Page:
Find a home's value based on its sale price
The Nationwide House Price Calculator is designed for people to put in their gaff's price and when they bought it, to work out what it's worth now.
If you don't know the last sale price, find the most recent price for a similar property on the street and enter this. The tool is crude: it doesn't take into account home improvements or even pinpoint exact areas, but it can give you an idea of how price fluctuations affect value.
See housing market forecasts
If you want to see what the pundits predict, a useful place to do that is HousePriceCrash.co.uk. It's a website that, as the name suggests, actively wants a property price crash to happen - but don't be put off by this. It collects statistics from places such as the Land Registry, the Financial Times and Hometrack to number-crunch price trends.
Find local asking prices
Gone are the days when peering into estate agents' windows was the only way to see asking prices for local places. There's a plethora of property search sites, though remember their figures are often wildly optimistic, showing what the seller wants, not what they'll get.
If you're house-hunting, remember some homes are sold before they appear on the sites. Get pally with a local estate agent, so they call as soon as a place hits their books. For belt 'n' braces, monitor a few sites.
The Mac Daddy of home search sites, Rightmove is the best place to compare homes on the market. As well as a dizzying number of properties up for grabs, it plots listings on a Google map for ease.
For the best results, turbo-charge it with the ingenious Property-Bee Firefox add-on to see how sellers have altered listings and dropped prices. (As an aside, sellers should always ensure an agent will advertise their home on Rightmove – it's the only site many househunters check.)
While Rightmove's reach is hard to match, Zoopla's also worth a look. It's a good option if you're looking for a particular type of home, as it allows you to search by keywords, eg, "wooden floors" or "Victorian". It also gives an estimate of each property's value, though MoneySavers report these can be out by hundreds of thousands.
Some MoneySavers rate Home.co.uk as well. The site can be clunky, but it includes reams of data alongside the listings, including how the asking price compares with others in the town and postcode. Another useful function is that you can click on homes' price histories to see how the asking price has shifted.
Monitor house prices on the go
The free Rightmove iPhone and Android apps use GPS technology to pinpoint pads for sale near where you're standing. Just download the app, click ‘get my current location' and it shows a list of gaffs up for grabs.
Uncover Rightmove ads' secret histories
One MoneySaver describes Property-Bee as 'probably the most fun you'll have online'. A free add-on for web browser Firefox, it works with property listing site Rightmove to show you how sellers alter their listings - including, crucially, price cuts.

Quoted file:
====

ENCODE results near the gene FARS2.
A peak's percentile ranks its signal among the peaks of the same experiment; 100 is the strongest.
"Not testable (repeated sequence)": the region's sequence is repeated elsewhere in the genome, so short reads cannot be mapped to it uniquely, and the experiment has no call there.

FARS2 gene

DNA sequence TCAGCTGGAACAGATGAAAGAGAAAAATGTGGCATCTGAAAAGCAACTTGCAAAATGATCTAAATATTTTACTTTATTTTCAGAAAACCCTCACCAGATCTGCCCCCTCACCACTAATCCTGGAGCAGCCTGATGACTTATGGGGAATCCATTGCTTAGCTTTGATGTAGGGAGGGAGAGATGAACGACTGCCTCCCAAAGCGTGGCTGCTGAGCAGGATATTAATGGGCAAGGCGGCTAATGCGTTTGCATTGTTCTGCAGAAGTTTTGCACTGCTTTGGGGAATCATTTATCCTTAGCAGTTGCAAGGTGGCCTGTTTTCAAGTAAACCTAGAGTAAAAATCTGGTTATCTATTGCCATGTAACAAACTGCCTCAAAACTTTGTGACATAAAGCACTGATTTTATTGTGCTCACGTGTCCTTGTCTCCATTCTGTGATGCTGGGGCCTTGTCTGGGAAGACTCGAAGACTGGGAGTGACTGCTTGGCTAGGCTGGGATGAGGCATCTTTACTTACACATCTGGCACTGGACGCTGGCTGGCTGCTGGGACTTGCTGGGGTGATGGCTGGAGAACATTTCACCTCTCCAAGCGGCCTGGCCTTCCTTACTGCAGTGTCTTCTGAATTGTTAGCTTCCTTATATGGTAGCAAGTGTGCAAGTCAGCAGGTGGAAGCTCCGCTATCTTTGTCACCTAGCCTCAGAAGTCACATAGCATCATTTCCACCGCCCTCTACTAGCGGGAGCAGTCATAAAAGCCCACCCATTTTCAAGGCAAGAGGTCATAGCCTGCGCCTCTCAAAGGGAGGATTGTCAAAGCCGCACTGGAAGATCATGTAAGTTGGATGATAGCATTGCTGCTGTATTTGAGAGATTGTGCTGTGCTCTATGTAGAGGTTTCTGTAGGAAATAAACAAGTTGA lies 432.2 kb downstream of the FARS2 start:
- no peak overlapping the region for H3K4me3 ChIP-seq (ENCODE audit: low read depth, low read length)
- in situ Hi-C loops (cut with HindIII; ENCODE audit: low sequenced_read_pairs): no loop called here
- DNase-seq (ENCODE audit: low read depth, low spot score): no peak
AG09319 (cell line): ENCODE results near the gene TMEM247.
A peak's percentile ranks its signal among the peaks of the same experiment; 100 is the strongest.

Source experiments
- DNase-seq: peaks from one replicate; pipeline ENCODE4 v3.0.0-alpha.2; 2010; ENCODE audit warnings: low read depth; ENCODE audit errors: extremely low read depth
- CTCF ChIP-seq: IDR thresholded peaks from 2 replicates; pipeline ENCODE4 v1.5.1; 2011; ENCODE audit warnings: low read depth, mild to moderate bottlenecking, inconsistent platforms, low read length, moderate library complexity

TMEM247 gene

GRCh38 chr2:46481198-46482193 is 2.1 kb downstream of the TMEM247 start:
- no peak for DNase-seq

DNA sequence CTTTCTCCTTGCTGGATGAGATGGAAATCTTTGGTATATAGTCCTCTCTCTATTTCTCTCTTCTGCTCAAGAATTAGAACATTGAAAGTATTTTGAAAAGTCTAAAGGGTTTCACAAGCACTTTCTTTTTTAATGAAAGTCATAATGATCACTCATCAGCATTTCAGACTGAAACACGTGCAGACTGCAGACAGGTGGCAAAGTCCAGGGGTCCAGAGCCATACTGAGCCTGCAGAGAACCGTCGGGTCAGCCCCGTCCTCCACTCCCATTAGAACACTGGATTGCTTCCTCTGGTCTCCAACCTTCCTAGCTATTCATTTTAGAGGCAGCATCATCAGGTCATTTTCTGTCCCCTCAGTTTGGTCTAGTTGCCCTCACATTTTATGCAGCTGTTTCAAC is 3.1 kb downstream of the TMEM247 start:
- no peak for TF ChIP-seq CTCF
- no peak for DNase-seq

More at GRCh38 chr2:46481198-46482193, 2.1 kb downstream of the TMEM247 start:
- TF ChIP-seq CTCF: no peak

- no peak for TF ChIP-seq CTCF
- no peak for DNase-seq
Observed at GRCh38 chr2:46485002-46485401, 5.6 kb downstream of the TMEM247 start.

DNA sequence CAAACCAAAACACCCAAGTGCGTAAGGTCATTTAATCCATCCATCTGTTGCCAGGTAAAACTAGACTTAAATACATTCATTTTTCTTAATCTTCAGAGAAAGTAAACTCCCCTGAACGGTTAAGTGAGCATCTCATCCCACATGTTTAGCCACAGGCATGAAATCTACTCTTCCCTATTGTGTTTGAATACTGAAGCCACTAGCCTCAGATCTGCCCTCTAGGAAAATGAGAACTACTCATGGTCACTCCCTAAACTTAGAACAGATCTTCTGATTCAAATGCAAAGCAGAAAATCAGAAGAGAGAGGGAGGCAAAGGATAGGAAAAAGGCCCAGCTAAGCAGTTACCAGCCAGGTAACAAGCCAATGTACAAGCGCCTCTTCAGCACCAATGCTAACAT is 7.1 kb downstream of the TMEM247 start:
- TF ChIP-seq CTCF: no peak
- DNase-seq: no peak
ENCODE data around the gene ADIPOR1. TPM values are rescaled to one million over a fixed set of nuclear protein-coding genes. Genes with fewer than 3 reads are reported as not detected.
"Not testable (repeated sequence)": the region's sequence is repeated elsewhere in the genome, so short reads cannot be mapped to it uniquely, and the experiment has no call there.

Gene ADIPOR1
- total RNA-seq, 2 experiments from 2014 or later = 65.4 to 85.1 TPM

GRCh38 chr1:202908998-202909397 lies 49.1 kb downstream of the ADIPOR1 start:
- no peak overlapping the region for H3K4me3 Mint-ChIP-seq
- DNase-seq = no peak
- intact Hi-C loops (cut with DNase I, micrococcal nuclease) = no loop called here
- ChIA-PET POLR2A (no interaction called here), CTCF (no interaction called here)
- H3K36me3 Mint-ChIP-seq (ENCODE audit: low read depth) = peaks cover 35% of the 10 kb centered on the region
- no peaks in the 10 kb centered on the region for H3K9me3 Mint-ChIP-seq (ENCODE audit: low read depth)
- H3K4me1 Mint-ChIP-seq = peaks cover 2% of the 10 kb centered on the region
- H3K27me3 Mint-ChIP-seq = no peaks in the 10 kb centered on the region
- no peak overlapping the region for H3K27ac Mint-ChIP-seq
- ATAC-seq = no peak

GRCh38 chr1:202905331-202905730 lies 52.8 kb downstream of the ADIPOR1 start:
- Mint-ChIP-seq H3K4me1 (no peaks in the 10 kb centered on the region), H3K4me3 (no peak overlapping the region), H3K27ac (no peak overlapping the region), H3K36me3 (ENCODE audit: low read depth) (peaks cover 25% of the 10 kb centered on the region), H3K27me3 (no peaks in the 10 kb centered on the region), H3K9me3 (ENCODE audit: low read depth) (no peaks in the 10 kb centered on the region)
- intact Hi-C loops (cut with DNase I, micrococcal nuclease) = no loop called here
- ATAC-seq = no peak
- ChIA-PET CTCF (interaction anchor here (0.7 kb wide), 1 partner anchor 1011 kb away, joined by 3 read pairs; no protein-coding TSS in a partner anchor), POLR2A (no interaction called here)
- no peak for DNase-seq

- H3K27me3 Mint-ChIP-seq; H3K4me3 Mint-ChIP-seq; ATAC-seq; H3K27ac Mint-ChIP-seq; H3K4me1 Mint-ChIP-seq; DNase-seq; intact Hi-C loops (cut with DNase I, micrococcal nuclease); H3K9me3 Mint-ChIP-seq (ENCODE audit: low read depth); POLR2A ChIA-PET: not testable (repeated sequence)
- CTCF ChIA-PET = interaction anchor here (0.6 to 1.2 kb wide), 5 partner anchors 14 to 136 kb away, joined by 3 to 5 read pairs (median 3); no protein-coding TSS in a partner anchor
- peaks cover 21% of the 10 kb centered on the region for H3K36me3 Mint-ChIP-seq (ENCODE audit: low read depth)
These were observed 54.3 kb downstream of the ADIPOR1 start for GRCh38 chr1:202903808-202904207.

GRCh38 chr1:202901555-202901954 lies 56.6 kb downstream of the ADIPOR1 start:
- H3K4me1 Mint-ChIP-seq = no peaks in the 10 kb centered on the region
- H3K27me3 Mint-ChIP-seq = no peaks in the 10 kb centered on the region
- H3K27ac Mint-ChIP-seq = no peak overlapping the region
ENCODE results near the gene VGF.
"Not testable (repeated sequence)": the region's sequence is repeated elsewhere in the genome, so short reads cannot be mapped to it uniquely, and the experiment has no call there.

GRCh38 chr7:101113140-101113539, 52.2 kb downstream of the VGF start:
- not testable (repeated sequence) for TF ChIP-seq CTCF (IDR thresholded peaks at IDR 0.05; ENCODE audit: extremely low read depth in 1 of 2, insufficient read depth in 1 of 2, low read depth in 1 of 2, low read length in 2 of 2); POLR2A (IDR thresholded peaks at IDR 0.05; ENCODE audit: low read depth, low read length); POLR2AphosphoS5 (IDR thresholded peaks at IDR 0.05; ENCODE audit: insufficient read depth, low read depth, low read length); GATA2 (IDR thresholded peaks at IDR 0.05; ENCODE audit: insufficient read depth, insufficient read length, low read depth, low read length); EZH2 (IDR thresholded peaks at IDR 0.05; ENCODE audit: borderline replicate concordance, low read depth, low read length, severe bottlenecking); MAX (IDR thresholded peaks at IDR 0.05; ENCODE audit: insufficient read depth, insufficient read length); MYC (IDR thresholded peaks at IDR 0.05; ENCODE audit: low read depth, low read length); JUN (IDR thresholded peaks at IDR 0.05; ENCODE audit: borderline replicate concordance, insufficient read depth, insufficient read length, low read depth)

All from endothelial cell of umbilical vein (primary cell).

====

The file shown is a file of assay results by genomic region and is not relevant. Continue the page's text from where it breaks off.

You can see when the seller put the property up for sale, each time they cut the price and by how much, and if it was taken off the market and put back on. These are all useful bargaining chips in purchase negotiations. Even if you're not buying, the results are fascinating.
The best way is to test it is just to try it. Installing's simple. If you don't already have Firefox (you'll need the latest version), head to mozilla.org and follow the prompts to install. Then go to Property-Bee and hit the ‘download' button on the left. Follow the prompts and restart Firefox. Go to Rightmove, do a search and sellers' alterations will magically appear.
Some users have reported problems getting this to work in recent months but we've tested it and it worked fine for us, and Property Bee says it's up and running again. Make sure you're using the right browser (it only works in the latest version of Firefox). You'll need to register with Property Bee too.
See property heat maps
For a colour-coded look at average sold prices, check out property heat maps from Mouseprice. Just enter a postcode to see if your street's red-hot or chilly.
You can view street-by-street, or zoom out to see whole towns’ or counties' hues. For a similar service, try Zoopla.
Get free house price alerts
Get free monthly email alerts from Mouseprice on your chosen area, including house sale price info and homes where sellers have dropped prices.
Search 25 sites with just one click
Handy tool PropertyWizza auto-searches more than 25 info sites for any postcode, including Zoopla sold prices, Mouseprice valuations and crime stats.
PropertyWizza's website works in any web browser. For a more advanced version that works with Rightmove, download its extension for the Google Chrome browser. Then when the house icon in the Chrome toolbar flashes red, click it to see the info.
50 home buying tricks
Considering buying? You need a battleplan. Armed with forumites' "what I wish I'd known" tales, we've drawn one up.